Written by Administrator   
Tuesday, 04 September 2007 18:48

From the KDWP

Although never detected in North America, caution is advised

As the fall waterfowl migration approaches, the Kansas Department of Wildlife and Parks (KDWP) is ready to participate in a national surveillance program aimed at early detection of Asian bird flu if it finds its way into the Americas. Hunters will play a vital role in this effort.

The particular strain of the disease being targeted -- HPAI H5N1 -- is currently circulating in birds overseas. More than 100,000 birds were tested across the U.S. last year, and no evidence of the disease was detected.

Early detection surveillance includes two different methods. KDWP will be asking hunters to let agency staff swab their bagged birds for testing. The sampling procedure involves taking a quick swab of the throat and intestinal tract of birds. This will not affect the edibility or quality of the meat. KDWP's goal is to swab 1,100 birds, with an emphasis on mallards, teal, and other dabbling duck species.

In addition to sampling hunter-bagged birds, KDWP will perform regular mortality surveys in selected areas where waterfowl congregate. Staff in the field will watch for unusual deaths in sensitive waterfowl species such as wood ducks, diving ducks, shovelers, gulls, terns, grebes, and some shorebirds.

The Wildlife Services Division of the U.S. Department of Agriculture's Animal and Plant Health Inspection Service (USDA-APHIS) will collect environmental samples and test hunter-killed birds, as well. The Kansas Animal Health Department (KAHD) will test flocks of domestic poultry and captive game birds. The Kansas State Veterinary Diagnostic Laboratory will provide rapid testing services to all agencies involved in the surveillance effort. In addition, the Kansas State University College of Veterinary Medicine and the Kansas Department of Health and Environment (KDHE) have established an Avian Influenza Hotline -- 1-800-566-4518 -- for people to report concerns or ask questions regarding avian influenza.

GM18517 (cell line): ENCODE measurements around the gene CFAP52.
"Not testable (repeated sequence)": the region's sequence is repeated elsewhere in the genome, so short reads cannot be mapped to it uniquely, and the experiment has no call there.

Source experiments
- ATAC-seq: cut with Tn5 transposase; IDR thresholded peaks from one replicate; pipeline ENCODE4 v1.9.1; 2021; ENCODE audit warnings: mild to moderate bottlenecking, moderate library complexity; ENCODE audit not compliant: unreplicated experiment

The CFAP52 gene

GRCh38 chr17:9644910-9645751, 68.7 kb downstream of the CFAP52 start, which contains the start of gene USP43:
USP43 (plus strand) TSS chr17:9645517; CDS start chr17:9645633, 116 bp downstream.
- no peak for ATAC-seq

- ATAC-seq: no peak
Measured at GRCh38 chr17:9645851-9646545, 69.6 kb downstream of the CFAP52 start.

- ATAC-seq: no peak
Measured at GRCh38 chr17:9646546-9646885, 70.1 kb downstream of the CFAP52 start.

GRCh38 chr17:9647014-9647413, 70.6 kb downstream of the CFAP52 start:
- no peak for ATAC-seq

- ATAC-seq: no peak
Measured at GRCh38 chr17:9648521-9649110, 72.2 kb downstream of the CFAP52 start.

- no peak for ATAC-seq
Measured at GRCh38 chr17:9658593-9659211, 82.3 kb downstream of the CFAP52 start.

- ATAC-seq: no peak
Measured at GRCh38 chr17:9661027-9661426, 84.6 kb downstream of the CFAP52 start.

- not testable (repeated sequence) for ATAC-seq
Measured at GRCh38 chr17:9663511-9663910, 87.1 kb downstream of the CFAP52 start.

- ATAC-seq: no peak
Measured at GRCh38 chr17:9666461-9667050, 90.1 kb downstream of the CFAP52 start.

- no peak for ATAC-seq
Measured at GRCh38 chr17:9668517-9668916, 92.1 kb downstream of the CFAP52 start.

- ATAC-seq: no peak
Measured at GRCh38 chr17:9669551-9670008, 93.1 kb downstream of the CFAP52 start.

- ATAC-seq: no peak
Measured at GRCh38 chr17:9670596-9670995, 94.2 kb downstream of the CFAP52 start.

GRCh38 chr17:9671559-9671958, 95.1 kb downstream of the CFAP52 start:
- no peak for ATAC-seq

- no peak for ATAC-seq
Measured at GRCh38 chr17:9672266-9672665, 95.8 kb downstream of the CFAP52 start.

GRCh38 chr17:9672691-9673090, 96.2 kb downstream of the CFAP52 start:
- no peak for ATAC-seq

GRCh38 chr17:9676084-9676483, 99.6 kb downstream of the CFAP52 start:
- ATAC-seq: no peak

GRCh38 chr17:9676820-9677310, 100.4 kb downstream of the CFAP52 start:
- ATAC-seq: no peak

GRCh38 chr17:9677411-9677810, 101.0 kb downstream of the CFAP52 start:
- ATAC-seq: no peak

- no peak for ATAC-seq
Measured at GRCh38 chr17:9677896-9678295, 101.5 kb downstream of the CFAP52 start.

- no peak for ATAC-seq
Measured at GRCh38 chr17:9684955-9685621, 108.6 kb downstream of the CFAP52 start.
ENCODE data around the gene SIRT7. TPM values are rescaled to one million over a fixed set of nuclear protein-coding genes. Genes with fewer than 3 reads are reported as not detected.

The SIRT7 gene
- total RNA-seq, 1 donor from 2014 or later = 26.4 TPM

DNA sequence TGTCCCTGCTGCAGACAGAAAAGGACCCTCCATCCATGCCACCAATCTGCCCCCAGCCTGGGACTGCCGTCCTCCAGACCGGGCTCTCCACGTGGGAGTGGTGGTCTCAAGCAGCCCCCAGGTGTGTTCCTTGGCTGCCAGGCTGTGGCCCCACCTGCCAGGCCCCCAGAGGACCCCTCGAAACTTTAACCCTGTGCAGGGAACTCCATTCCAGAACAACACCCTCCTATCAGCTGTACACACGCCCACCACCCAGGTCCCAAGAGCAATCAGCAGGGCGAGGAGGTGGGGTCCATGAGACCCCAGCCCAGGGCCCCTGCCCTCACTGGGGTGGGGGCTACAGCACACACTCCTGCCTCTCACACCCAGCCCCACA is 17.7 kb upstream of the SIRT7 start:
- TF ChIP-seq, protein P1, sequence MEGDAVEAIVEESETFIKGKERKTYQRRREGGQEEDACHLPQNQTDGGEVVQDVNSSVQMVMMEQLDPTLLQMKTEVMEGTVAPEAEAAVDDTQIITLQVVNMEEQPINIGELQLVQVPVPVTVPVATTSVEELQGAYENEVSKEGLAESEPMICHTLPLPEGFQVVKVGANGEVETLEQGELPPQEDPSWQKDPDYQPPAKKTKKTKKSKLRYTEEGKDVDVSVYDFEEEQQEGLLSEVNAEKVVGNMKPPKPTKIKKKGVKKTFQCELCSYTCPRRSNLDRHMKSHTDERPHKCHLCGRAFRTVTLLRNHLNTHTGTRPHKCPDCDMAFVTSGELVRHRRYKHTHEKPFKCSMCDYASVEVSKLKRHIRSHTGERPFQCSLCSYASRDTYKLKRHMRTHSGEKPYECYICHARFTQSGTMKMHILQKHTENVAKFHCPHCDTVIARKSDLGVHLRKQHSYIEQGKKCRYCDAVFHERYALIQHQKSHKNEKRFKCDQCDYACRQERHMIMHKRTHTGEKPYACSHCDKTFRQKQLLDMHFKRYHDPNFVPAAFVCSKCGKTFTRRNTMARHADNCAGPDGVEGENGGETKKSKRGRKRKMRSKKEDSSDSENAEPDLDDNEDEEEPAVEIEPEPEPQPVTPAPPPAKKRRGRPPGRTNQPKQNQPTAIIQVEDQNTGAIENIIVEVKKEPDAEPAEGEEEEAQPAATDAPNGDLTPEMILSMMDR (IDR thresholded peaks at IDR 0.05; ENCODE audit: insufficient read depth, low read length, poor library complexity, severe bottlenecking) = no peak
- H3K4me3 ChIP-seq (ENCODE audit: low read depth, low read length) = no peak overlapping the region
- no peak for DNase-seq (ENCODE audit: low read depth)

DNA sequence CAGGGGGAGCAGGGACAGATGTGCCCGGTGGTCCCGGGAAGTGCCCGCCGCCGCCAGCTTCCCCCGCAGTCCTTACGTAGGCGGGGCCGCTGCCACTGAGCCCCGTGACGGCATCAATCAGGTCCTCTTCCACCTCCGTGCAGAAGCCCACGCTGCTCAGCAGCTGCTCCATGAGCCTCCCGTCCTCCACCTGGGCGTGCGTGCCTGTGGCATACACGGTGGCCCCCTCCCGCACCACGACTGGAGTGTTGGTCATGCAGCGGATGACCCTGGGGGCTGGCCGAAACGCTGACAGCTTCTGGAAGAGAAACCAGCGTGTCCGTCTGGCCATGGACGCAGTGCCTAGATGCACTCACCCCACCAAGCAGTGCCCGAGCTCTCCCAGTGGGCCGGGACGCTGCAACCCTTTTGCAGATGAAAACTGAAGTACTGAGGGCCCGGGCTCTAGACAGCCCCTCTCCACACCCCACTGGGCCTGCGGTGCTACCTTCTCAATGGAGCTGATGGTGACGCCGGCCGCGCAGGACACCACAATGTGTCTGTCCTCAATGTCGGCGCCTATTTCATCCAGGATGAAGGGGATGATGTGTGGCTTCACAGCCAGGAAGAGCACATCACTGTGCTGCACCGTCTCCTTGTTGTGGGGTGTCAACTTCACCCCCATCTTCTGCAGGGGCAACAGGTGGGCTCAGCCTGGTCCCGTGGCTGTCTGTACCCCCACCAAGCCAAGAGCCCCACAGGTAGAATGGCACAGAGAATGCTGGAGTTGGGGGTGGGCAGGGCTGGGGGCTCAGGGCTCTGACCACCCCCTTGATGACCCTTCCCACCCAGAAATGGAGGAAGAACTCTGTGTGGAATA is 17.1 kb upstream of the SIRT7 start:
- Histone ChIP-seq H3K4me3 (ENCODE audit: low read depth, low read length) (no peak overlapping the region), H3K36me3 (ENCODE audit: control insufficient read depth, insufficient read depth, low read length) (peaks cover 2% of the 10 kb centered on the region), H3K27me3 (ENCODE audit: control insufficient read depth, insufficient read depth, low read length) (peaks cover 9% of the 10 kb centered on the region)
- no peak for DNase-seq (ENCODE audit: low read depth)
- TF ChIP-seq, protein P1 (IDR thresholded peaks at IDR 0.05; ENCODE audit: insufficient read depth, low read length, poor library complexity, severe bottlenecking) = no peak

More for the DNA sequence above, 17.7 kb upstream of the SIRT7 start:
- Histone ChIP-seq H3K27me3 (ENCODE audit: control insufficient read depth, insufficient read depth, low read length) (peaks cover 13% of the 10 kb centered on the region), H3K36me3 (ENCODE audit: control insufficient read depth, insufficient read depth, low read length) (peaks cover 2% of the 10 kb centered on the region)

Hunters can help by volunteering their birds for swabbing when requested by either KDWP or USDA staff. (The test is not a guarantee of food safety.) Biologists will also perform a quick inspection of the bird to determine age and sex. Game bird breeders can contact KAHD at 785-296-2326 to have their birds tested on a quarterly basis. There is currently no charge for this service.

Members of the general public may notify KDWP or USDA Wildlife Services if they notice any unusual deaths in waterfowl species. The USDA also recommends reporting deaths in species such as songbirds when there are five or more individuals involved. Their toll-free number is 1-866-487-3297. Carcasses must be freshly dead or chilled to be of diagnostic value.

To date, the Asian strain of the bird flu has not been detected in North America, so the chances of a hunter encountering the virus are extremely low. Furthermore, in its current form, the virus is not easily contracted by humans. Although the few hundred deaths overseas in the past several years have been highly publicized, they make up an extremely small percentage of the people who have been exposed. To put the numbers in perspective, the Centers for Disease Control estimates that 36,000 people die in the U.S. each year from the human strains of influenza.

However, it's a good idea for hunters to take these routine precautions when handling any wild game:

  • do not handle or eat sick game;
  • wear rubber or disposable latex gloves while handling and cleaning game;
  • wash hands with soap and water;
  • thoroughly clean knives, equipment, and surfaces that come in contact with game;
  • do not eat, drink, or smoke while handling animals; and
  • cook all game thoroughly (well done or 160 degrees F).